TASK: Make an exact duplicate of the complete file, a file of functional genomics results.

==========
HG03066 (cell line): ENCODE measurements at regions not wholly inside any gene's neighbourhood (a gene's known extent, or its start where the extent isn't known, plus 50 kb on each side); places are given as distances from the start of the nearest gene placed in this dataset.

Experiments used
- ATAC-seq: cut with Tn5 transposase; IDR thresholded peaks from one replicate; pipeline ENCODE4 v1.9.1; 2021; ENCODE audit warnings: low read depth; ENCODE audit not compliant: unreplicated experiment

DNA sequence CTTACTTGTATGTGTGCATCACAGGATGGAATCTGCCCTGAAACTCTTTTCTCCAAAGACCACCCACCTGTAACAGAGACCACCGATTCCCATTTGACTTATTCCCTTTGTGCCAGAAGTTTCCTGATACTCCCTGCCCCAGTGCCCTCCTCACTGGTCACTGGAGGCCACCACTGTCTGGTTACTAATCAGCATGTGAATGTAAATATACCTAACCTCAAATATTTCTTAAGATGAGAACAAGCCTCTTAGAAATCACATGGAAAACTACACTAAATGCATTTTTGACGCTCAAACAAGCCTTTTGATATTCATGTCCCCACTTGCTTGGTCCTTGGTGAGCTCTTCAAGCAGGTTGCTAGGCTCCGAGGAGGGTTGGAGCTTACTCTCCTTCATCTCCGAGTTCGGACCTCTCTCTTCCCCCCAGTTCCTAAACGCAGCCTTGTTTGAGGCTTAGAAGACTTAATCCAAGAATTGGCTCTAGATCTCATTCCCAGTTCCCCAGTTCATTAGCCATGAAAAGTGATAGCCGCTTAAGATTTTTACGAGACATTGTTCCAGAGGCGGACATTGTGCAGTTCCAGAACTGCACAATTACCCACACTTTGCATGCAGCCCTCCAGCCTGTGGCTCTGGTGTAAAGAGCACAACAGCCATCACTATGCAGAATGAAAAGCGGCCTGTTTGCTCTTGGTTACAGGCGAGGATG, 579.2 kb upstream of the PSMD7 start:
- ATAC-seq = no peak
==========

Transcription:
HG03066 (cell line): ENCODE measurements at regions not wholly inside any gene's neighbourhood (a gene's known extent, or its start where the extent isn't known, plus 50 kb on each side); places are given as distances from the start of the nearest gene placed in this dataset.

Experiments used
- ATAC-seq: cut with Tn5 transposase; IDR thresholded peaks from one replicate; pipeline ENCODE4 v1.9.1; 2021; ENCODE audit warnings: low read depth; ENCODE audit not compliant: unreplicated experiment

DNA sequence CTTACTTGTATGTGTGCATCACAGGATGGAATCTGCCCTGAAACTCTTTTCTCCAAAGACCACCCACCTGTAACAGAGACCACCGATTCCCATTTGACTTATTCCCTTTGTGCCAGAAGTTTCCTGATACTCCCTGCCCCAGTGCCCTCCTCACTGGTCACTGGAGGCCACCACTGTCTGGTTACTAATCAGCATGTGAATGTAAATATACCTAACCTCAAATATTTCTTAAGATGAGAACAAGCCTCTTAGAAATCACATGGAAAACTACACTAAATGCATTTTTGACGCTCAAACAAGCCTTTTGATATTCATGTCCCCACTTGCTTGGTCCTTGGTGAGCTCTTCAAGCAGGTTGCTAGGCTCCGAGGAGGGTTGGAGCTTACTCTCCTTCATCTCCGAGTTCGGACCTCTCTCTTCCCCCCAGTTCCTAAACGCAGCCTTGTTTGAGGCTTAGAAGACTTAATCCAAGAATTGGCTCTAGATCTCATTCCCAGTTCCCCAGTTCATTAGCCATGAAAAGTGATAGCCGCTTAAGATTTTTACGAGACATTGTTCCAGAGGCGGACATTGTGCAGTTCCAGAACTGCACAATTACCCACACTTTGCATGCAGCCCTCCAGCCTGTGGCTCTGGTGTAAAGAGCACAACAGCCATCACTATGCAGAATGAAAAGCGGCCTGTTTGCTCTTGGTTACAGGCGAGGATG, 579.2 kb upstream of the PSMD7 start:
- ATAC-seq = no peak